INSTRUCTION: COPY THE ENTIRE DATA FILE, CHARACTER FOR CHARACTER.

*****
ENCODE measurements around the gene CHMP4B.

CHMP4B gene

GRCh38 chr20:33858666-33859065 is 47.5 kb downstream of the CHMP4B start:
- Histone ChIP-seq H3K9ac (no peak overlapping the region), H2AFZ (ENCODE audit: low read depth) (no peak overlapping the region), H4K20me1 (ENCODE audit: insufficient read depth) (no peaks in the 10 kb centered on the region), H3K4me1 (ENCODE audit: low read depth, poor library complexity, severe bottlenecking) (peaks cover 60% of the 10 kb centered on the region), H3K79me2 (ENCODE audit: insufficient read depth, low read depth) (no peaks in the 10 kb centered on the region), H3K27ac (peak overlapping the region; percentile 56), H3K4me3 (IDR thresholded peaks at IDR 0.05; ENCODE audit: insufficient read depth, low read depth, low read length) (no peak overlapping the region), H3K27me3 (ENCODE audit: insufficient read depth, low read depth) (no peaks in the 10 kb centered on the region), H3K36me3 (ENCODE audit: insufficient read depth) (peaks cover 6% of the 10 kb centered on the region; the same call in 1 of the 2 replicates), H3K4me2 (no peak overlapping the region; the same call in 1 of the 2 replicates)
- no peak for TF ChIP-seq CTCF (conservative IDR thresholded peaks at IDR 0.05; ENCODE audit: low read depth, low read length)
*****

ENCODE measurements around the gene CHMP4B.

CHMP4B gene

GRCh38 chr20:33858666-33859065 is 47.5 kb downstream of the CHMP4B start:
- Histone ChIP-seq H3K9ac (no peak overlapping the region), H2AFZ (ENCODE audit: low read depth) (no peak overlapping the region), H4K20me1 (ENCODE audit: insufficient read depth) (no peaks in the 10 kb centered on the region), H3K4me1 (ENCODE audit: low read depth, poor library complexity, severe bottlenecking) (peaks cover 60% of the 10 kb centered on the region), H3K79me2 (ENCODE audit: insufficient read depth, low read depth) (no peaks in the 10 kb centered on the region), H3K27ac (peak overlapping the region; percentile 56), H3K4me3 (IDR thresholded peaks at IDR 0.05; ENCODE audit: insufficient read depth, low read depth, low read length) (no peak overlapping the region), H3K27me3 (ENCODE audit: insufficient read depth, low read depth) (no peaks in the 10 kb centered on the region), H3K36me3 (ENCODE audit: insufficient read depth) (peaks cover 6% of the 10 kb centered on the region; the same call in 1 of the 2 replicates), H3K4me2 (no peak overlapping the region; the same call in 1 of the 2 replicates)
- no peak for TF ChIP-seq CTCF (conservative IDR thresholded peaks at IDR 0.05; ENCODE audit: low read depth, low read length)